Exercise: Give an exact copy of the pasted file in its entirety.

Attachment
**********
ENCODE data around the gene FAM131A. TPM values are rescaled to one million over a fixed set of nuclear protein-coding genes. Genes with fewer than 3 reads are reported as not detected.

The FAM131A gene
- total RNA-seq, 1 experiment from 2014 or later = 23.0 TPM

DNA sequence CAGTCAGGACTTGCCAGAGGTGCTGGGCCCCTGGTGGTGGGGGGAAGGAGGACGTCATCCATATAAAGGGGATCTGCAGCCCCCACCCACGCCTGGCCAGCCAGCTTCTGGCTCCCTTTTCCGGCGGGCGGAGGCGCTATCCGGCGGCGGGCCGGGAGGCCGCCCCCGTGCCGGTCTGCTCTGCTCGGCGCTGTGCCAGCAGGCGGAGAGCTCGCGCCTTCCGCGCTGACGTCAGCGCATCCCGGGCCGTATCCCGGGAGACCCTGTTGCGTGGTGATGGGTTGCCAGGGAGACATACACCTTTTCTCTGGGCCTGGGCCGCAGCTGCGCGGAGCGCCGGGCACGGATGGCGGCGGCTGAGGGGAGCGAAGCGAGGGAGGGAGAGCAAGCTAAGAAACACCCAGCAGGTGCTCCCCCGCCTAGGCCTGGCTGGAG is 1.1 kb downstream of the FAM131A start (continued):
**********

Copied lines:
ENCODE data around the gene FAM131A. TPM values are rescaled to one million over a fixed set of nuclear protein-coding genes. Genes with fewer than 3 reads are reported as not detected.

The FAM131A gene
- total RNA-seq, 1 experiment from 2014 or later = 23.0 TPM

DNA sequence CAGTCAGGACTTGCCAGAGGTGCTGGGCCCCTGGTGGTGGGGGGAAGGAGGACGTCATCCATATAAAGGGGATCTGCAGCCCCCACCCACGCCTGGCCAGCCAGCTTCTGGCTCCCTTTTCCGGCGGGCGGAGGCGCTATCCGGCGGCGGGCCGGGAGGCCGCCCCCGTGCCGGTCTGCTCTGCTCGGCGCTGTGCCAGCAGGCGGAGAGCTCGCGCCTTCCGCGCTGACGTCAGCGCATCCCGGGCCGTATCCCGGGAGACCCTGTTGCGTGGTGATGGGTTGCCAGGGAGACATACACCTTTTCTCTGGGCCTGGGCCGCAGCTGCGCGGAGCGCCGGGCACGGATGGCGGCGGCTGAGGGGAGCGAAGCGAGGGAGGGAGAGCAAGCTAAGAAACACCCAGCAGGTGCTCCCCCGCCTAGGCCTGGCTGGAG is 1.1 kb downstream of the FAM131A start (continued):